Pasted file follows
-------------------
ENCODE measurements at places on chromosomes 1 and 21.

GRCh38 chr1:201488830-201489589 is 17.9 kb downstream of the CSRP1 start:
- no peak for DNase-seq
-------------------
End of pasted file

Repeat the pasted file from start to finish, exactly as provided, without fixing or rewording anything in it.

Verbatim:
ENCODE measurements at places on chromosomes 1 and 21.

GRCh38 chr1:201488830-201489589 is 17.9 kb downstream of the CSRP1 start:
- no peak for DNase-seq